Free Indirect: The Novel in a Postfictional Age
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This unapologetically polemical book is disturbing in the very best of ways, including the radical ideological optimism of its claims for the novel's anti-formalist fugitivity. Tracking a historical mutation in the nature of contemporary fiction with eye-opening consequences for literary theory and beyond, Bewes has once again written a brilliant and utterly unforgettable book. Free Indirect is one of the boldest works of criticism I've encountered in decades. The study of the novel cannot be the same after its intervention.--Sianne Ngai, Andrew W. Mellon Professor of English, University of Chicago
Free Indirect is the first work of literary theory to make sense of the contemporary novel and its maddening relationship to fiction. With patience and a great deal of wit, Bewes dispenses with the red herrings of novel theory--form, connection, subjectivity--to unveil how the novel thinks, and how its thinking hollows out the spurious distinction between fiction and nonfiction. This is a brilliant, brave, and exceptionally unsettling book for how it guides its readers to the outer limits of what criticism can say or do, and leaves them there, in the realm of pure thought.--Merve Emre, University of Oxford and contributing writer at the New Yorker
Can a single book tell us about the life of the novel after the death of the novel, after the end of theory, and after the eclipse of literary institutions? Yes. Bewes shrinks from nothing in reading contemporary fiction outside all traditional approaches. A true work of novel theory and a bracing challenge to literary-critical orthodoxy.--Jed Esty, Vartan Gregorian Professor of English, University of Pennsylvania
Summoning the work of a range of contemporary authors, from W. G. Sebald to Zadie Smith, Rachel Cusk, and Jesse Ball, Free Indirect constructs a remarkable theory of the contemporary novel, arguing that it thinks differently from how it represents thinking and in so doing both enacts and articulates a novel way for thought to relate to the body, language, and the environment. In Bewes' powerful readings, the contemporary novel is interested less in the traditional categories of character, plot, or narrative, than in unbinding thought from them in order to release it into the unformed and the obscure; it thus transcends the realm of the aesthetic, and instructs us in new possibilities for thinking in the twenty-first century. No conversation about the contemporary novel will henceforth be possible without approaching Free Indirect.--Branka Arsic, Charles and Lynn Zhang Professor, Columbia University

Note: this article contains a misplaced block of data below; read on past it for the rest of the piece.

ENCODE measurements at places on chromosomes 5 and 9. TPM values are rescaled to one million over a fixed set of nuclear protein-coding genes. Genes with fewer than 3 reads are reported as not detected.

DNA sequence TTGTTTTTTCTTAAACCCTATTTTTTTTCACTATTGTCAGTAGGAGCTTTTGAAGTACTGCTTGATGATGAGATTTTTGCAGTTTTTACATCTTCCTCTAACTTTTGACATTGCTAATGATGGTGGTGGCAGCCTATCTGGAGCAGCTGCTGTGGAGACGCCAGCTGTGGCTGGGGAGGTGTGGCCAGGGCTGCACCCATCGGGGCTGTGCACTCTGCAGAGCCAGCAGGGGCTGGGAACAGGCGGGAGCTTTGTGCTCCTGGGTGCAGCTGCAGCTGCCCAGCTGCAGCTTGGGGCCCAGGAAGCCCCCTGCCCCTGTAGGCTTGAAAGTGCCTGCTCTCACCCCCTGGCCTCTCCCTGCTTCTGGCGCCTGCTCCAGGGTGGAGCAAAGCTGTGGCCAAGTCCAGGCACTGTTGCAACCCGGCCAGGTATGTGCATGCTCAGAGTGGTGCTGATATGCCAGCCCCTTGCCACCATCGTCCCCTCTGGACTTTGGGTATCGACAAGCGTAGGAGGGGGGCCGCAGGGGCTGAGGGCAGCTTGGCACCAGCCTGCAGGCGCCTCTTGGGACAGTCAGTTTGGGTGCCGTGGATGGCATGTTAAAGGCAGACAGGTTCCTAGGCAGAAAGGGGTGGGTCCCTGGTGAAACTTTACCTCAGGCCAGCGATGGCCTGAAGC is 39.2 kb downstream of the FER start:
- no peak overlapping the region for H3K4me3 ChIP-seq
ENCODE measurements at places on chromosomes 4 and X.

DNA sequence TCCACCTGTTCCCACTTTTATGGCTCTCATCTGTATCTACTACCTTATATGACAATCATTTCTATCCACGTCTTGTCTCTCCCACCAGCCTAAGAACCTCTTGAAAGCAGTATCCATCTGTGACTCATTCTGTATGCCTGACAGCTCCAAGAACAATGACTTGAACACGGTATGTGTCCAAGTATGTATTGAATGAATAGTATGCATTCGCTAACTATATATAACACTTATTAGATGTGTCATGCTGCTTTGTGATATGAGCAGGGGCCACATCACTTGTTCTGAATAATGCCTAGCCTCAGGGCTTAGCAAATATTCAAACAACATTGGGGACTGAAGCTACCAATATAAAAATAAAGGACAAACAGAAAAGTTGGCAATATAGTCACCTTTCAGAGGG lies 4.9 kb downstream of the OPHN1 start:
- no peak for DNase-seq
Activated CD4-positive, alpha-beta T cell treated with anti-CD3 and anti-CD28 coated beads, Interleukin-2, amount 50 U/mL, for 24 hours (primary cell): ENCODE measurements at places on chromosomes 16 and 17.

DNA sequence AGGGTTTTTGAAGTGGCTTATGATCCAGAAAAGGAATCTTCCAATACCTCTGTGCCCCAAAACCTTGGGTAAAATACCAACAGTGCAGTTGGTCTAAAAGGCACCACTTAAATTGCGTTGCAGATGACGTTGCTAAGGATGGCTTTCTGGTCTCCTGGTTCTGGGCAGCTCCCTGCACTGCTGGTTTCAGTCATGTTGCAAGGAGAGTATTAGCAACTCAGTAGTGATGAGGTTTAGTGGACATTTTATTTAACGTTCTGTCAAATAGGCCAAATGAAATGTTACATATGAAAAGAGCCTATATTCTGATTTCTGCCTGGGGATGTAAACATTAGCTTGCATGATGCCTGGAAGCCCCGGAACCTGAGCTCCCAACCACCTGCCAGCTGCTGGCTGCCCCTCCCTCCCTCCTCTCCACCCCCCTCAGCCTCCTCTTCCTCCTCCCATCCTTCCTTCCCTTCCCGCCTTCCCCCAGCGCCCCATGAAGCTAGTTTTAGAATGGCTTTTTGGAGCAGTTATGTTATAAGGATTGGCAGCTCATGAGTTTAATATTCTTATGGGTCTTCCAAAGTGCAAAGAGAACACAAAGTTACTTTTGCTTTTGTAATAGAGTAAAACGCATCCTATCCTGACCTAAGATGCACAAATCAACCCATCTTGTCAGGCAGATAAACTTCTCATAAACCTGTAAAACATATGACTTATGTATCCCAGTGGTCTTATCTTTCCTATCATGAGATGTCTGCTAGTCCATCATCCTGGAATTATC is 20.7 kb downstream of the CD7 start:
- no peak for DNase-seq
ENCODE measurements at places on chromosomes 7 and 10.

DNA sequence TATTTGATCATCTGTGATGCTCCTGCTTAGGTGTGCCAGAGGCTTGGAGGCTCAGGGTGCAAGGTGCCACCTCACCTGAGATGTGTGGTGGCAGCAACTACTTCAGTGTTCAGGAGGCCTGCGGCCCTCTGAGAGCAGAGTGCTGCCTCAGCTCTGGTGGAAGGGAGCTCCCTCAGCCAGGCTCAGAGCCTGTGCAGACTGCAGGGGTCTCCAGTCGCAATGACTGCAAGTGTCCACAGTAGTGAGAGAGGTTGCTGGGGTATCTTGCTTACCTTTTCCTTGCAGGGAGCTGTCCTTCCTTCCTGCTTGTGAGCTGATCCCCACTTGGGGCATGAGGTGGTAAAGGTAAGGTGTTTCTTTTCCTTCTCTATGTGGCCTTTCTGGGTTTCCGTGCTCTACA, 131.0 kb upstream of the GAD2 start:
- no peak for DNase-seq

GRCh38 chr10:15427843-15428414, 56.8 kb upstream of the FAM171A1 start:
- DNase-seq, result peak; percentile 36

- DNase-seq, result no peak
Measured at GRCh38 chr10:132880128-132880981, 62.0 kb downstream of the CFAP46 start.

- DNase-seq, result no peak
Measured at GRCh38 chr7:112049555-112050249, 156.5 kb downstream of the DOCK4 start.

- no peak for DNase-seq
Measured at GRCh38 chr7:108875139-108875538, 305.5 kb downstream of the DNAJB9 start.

Free Indirect is a provocation in the best sense of that word.--Jesse van Amelsvoort "The European Legacy: Towards New Paradigms"
A must-read critique of the connections between thought and form in contemporary fiction.--Adam Dalva "The Millions"
Bewes teaches us how to read novelistically, where the lines between insight and experiment are blurred. As Bewes shows, pushing these limits is what keeps thought alive, and perhaps, free.--Athanassia Williamson "Critical Inquiry"
Bewes has produced a work for the ages--an intervention in critical theory that will forever change the way we read fiction.--Jennie Hann "National Book Critics Circle"
For scholars working on the twenty-first century this is an invaluable text for its examinations of perspective, discourse, thought, and genre. . . As critics and readers continue to parse its relevancy amidst so many competing genres, Bewes's work reminds us of the novel's inherent ability to transform and provoke.--Emily Hall "Studies in 20th & 21st Century Literature"
In tracing the autonomisation of thought from thinker, Bewes makes significant headway not only in conceptualising the contemporary novel, but also in identifying the theoretical problems that have made that task so difficult.--Carson Welch "Radical Philosophy"
[This] study seeks to overturn pretty much everything that has ever been thought and said about the novel. By its lights, a great deal of what counts as ordinary novel criticism, even very good criticism, looks unenlightened and, what's worse, dreary. . . [Free Indirect]'s ambition is dazzling, as is its sentence-by-sentence intelligence.--Bruce Robbins "American Literary History"
Free Indirect upends modes of formal criticism and offers a bold view of contemporary literature and its study. This is a vital and important book for thinking about recent fiction, but also for reconsidering the practice of criticism in the present.--Georgia Walton "Textual Practice"
Remarkable and challenging.--Michael Lucey "Genre"
An illuminating work of novel theory that will stimulate and challenge the study of contemporary literature and of the novel alike.--David Wylot "Modern Philology"